FSC tells GM union to cut a deal
In a meeting with heads of banks on Thursday, Choi said the agreement between the union and management is an issue that needs to be resolved before the government decides whether or not to support the company. He also asked financial institutions to help out the company’s contractors, which have been suffering since GM Korea closed its Gunsan plant earlier this year.
“In the course of negotiations and due diligence [the government] will demand GM take a responsible role to normalize GM Korea while guaranteeing the burden is shared fairly,” Choi said. “However, if labor and management fail to reach an agreement, it will be difficult to overcome any obstacles and future negotiations will be meaningless, no matter what the government does.”
Choi asked union members not to take drastic action. Last week, workers trashed the office of GM Korea CEO Kaher Kazem after the company failed to pay a bonus it promised them.
“Instead, the union needs to make the decision to reach an agreement with the management for the greater goal of saving quality jobs and securing GM Korea’s global competitiveness,” Choi said.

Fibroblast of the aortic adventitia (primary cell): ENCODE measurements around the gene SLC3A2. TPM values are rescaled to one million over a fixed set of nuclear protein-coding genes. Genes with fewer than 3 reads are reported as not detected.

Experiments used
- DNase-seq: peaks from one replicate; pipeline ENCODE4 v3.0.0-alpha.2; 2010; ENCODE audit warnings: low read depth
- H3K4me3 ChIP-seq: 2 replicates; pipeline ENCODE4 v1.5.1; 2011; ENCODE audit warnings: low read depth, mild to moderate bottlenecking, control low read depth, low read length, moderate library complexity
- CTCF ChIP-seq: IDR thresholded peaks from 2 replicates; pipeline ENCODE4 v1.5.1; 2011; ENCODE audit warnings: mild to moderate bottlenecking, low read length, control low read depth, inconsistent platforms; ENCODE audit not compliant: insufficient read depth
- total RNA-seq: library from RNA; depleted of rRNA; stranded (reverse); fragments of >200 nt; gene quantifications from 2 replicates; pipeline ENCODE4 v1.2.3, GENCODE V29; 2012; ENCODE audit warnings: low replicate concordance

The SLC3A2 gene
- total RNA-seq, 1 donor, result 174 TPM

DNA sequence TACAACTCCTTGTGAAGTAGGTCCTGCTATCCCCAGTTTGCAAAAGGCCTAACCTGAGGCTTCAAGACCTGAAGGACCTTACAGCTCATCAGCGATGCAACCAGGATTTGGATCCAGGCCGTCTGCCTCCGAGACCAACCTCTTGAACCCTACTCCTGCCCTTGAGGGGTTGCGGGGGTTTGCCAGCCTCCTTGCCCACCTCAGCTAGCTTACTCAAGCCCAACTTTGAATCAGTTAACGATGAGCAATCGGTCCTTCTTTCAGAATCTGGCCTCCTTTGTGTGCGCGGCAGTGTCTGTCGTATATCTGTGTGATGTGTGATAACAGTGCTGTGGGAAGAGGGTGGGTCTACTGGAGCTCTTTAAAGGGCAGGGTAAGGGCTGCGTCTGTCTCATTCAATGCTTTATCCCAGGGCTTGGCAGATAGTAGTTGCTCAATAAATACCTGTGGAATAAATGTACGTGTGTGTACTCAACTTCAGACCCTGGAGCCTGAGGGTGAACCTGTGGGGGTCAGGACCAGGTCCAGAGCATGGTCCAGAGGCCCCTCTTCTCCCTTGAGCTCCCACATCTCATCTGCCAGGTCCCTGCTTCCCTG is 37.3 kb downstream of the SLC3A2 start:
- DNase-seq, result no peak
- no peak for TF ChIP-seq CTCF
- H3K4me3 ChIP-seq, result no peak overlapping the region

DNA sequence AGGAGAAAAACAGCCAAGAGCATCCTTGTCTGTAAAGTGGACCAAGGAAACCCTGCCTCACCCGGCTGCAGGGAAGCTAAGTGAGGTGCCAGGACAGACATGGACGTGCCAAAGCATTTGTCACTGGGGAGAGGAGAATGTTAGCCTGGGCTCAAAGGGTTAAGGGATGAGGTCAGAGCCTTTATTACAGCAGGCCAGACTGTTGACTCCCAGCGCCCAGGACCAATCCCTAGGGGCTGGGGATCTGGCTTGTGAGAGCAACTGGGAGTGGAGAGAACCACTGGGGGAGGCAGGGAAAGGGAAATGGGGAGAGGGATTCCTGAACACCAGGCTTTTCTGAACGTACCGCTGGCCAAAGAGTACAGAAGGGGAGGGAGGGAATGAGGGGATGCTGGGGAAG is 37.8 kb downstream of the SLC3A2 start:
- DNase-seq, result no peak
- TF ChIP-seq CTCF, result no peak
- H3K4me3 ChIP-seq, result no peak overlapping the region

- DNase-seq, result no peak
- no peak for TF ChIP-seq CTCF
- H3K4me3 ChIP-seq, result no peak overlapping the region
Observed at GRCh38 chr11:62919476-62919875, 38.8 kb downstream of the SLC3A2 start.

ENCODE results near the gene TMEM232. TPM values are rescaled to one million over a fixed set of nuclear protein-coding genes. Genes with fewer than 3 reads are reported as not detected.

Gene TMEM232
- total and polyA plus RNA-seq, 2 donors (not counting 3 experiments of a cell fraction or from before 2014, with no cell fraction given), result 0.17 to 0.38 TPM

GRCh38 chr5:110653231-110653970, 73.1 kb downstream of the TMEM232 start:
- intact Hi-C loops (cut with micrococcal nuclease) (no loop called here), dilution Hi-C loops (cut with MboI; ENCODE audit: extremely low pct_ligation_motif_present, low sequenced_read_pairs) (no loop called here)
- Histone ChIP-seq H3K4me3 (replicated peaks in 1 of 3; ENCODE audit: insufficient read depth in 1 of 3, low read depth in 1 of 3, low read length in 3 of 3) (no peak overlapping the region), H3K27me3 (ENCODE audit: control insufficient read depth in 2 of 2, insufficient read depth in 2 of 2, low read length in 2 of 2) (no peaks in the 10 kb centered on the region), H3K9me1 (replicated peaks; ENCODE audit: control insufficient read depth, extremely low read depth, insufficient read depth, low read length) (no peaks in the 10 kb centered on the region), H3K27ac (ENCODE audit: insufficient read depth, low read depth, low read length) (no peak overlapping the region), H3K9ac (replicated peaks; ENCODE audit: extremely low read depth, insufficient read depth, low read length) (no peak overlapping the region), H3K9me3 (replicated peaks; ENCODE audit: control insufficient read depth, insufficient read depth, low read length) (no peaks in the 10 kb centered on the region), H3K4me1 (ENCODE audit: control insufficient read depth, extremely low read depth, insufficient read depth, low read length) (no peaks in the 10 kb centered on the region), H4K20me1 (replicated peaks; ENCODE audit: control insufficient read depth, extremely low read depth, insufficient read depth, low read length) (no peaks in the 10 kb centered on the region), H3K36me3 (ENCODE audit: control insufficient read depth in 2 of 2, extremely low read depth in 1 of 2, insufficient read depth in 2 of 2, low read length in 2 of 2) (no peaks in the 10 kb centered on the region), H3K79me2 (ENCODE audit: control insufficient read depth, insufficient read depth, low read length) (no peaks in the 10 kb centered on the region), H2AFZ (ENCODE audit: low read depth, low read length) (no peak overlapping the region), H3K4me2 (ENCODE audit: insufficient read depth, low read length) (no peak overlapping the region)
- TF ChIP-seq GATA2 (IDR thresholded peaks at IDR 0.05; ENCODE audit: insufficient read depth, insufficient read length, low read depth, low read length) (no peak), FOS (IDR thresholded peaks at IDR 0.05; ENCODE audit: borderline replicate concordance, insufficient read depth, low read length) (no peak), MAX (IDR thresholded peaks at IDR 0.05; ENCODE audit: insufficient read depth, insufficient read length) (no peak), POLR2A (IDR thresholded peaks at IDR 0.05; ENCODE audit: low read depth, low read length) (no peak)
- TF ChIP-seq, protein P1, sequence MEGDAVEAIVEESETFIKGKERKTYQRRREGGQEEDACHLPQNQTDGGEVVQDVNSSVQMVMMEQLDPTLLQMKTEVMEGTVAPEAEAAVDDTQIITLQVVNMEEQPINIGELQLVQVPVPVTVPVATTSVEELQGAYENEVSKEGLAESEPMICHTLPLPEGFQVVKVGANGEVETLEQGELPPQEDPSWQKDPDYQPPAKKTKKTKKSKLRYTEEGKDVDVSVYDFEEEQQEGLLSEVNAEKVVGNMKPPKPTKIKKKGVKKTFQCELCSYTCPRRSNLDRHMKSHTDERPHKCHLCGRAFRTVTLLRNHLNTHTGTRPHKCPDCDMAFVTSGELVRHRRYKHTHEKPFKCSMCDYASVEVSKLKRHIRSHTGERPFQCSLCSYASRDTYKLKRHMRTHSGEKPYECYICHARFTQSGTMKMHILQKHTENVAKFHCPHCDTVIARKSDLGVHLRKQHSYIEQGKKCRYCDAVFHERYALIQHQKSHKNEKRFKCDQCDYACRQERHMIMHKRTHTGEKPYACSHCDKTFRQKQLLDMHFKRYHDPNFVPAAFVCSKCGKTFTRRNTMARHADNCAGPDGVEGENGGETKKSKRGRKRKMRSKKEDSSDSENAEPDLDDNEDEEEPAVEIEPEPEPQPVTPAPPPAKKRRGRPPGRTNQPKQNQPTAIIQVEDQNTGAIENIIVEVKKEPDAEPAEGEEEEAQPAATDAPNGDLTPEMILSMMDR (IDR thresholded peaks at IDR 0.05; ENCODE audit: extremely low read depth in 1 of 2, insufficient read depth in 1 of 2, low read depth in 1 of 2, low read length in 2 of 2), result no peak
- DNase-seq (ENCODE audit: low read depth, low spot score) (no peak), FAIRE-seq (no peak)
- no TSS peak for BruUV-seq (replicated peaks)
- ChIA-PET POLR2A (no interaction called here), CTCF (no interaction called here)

The FSC chairman also asked financial institutions to help out GM Korea’s contractors, many of which are competitive but facing cash flow problems.
“I ask [financial institutions] to put some effort into easing the difficulties of the contractors, which are competitive but short on liquidity temporarily,” Choi said. He added that financial companies should think twice about denying fresh loans or demanding contractors repay their debt early.
“Even if GM Korea reaches an agreement, if the industrial ecosystem collapses, it will be difficult to rebuild its current competitiveness,” Choi said.
Choi’s meeting with bank heads took place on the same day that GM Korea’s union and management were scheduled to negotiate for the second time in two weeks. The company asked to postpone the meeting, however. The two sides were said to have clashed over GM Korea management’s request to record the negotiations on video, which the union did not accept.
Management is proposing a minimum 250 billion won ($232 million) cut to labor costs. While the union agreed to a 140 billion won cut after agreeing to a freeze on wages and bonuses, it is not accepting a proposed 100 billion won cut to welfare benefits, including a three-year suspension of school tuition payments for union workers’ children.
GM Korea also on Thursday formally submitted a request to the government to designate its plants in Incheon’s Bupyeong District, and Changwon, South Gyeongsang, as foreign investment areas.
If the government accepts GM Korea’s request, the automaker will be eligible for various tax benefits, including a full exemption on corporate taxes for the first five years and a 50 percent discount for two more years.
BY LEE HO-JEONG [firstname.lastname@example.org]